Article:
The Ithaca City Administration Committee unanimously passed the Sweatshop Free Initiative, supported by local residents and student activists, at its meeting late Wednesday night. If the initiative passes the Common Council next week, Ithaca will join the Sweatshop Free Purchasing Consortium, which works to eradicate sweatshops by changing cities’ purchasing policies for apparel, including uniforms for police officers and firefighters. It will also require the city to pledge a small amount of money to the consortium for inspections abroad, which are intended to hold companies accountable to labor practices. The Cornell Organization for Labor Action spoke in support of the plan at Wednesday’s meeting.The initiative, a joint effort between students, groups, community groups and police unions across the country, has been in the works since 2008. The consortium was established in 2010. 209 municipalities have already signed on, including Portland, Ore., Albany, N.Y., and San Francisco, Calif.“It’s an opportunity to put our money where our mouth is,” said Alderperson Eddie Rooker ’09 (D – 4th Ward). “When we’re part of a consortium, there is strength in numbers. If a violation occurs, we can put pressure on companies to fix it.” Public procurement policies, such as this one, are effective for ensuring that companies protect workers’ rights, according to Molly Beckhardt ’14, president of COLA. “I’m really happy because the market for ethically-made clothing will grow,” she said.The policy applies to contracts worth more than $20,000 for apparel purchases, including uniforms for police officers and firefighters. Seventeen members of COLA expressed support for the bill at Wednesday night’s committee meeting. “It would be a real step forward for the anti-sweatshop movement,” Matthew Tomlinson ’15 said. Other students, including Ethan Erickson ’12, said that the city should use taxpayer money ethically and responsibly. Raquel Gonoretzky ’15 noted that 2011 marks the 100 year anniversary of the Triangle Shirtwaist Factory fire in New York City, in which 146 garment workers died.“Passing the Sweatshop Free Initiative is a huge step toward transparency and accountability in the garment industry,” Anna-Lisa Castle ’13 said.Alex Bores ’13 said that he is glad that the work of many people involved in the project has paid off because, he said, this policy will protect workers in the U.S. and abroad. “I’m looking forward to it passing the full Common Council next week and becoming law soon after that,” Bores said.Laurie Flaherty, a co-chair of the Labor Religion Coalition of the Finger Lakes, said that it was “wonderful” that the vote passed unanimously, and that it is likely to be approved by the Common Council next week.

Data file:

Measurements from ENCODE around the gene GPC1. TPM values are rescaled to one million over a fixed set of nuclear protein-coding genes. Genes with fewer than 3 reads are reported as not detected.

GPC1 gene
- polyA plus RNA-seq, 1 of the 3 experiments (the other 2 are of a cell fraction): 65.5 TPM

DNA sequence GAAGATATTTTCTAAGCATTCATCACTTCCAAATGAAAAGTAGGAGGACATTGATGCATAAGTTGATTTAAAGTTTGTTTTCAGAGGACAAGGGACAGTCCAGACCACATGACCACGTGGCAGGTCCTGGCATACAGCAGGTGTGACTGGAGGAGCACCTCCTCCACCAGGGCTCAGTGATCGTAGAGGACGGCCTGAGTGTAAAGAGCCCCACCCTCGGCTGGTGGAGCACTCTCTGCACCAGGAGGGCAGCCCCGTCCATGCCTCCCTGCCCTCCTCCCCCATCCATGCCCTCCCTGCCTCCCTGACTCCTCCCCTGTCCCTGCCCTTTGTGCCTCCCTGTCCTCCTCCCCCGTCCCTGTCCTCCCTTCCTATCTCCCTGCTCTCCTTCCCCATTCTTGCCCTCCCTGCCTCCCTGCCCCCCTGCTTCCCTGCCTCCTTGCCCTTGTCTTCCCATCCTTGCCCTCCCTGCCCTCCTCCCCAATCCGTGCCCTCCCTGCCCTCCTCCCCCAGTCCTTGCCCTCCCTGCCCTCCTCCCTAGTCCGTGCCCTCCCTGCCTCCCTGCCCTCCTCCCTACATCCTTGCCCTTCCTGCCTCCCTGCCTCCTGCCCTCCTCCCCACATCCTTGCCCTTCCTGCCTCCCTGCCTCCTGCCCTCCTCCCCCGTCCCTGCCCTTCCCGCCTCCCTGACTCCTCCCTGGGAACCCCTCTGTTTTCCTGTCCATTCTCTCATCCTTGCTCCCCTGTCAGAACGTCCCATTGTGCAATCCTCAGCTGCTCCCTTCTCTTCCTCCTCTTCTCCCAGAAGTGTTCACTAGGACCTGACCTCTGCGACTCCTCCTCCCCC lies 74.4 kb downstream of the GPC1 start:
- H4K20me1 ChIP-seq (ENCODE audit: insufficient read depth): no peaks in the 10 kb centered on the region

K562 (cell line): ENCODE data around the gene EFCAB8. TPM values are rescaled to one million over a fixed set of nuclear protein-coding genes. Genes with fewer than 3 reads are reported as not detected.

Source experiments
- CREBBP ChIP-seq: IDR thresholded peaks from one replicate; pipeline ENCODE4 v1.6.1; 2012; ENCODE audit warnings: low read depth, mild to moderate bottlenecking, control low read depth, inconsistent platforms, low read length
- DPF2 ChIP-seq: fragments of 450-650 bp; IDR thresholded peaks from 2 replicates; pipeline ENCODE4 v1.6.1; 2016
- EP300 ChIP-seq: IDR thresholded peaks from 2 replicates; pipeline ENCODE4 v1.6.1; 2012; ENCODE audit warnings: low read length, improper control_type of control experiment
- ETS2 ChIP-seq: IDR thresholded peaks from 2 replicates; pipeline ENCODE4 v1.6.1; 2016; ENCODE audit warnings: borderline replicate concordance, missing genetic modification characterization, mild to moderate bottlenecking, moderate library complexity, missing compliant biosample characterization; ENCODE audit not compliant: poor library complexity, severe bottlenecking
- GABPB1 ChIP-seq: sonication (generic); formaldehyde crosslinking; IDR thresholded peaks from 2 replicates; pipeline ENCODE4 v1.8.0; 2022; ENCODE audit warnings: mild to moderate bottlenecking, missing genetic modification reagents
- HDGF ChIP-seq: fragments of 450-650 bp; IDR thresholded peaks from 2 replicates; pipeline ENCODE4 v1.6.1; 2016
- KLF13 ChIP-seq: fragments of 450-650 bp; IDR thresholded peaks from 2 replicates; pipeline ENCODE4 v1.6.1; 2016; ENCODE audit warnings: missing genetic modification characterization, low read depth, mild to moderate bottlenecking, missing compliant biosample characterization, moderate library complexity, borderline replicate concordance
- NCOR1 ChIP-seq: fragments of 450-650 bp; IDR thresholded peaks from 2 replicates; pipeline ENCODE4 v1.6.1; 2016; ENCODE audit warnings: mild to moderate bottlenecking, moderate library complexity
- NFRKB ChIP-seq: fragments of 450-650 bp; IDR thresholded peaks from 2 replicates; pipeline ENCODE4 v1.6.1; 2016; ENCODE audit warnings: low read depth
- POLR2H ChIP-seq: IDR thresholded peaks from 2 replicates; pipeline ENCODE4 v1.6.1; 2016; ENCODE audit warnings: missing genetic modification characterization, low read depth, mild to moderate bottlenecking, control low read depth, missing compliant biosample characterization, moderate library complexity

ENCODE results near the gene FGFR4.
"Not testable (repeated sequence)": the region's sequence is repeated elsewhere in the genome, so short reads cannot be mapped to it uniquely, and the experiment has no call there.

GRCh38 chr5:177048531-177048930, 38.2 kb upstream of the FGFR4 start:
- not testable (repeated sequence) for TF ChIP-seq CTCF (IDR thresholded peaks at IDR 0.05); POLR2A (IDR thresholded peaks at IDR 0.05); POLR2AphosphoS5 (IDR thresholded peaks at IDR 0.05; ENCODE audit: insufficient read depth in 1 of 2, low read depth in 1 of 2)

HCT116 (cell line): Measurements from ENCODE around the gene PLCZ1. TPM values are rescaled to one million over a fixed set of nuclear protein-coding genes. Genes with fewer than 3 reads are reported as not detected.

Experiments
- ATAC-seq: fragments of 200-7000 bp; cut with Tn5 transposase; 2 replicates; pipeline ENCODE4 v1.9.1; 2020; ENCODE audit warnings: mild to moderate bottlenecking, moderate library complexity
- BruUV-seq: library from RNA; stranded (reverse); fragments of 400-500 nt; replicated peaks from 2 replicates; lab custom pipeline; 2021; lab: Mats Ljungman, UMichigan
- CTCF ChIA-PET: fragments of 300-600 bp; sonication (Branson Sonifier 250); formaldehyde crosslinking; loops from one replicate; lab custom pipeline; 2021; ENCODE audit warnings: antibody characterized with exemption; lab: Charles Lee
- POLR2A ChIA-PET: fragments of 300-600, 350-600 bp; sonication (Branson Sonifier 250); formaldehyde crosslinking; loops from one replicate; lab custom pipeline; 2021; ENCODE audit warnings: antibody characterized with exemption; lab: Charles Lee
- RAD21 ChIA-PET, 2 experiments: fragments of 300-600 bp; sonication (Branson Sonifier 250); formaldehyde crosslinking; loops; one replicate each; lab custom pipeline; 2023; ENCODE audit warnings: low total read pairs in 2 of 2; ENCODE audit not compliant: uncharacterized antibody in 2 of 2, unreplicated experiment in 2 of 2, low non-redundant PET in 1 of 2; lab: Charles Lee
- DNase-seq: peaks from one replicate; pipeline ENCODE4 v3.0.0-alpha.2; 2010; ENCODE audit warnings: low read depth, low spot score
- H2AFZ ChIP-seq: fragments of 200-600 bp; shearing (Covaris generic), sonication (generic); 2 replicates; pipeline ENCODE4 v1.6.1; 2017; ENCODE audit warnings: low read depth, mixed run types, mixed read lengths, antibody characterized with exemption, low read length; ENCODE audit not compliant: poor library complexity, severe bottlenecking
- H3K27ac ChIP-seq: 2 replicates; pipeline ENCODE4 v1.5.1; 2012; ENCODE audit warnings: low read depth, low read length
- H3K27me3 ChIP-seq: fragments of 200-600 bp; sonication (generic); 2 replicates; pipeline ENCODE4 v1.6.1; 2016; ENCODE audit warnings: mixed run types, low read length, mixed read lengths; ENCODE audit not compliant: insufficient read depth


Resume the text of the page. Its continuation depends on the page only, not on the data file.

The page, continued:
Original Author: Laura Shepard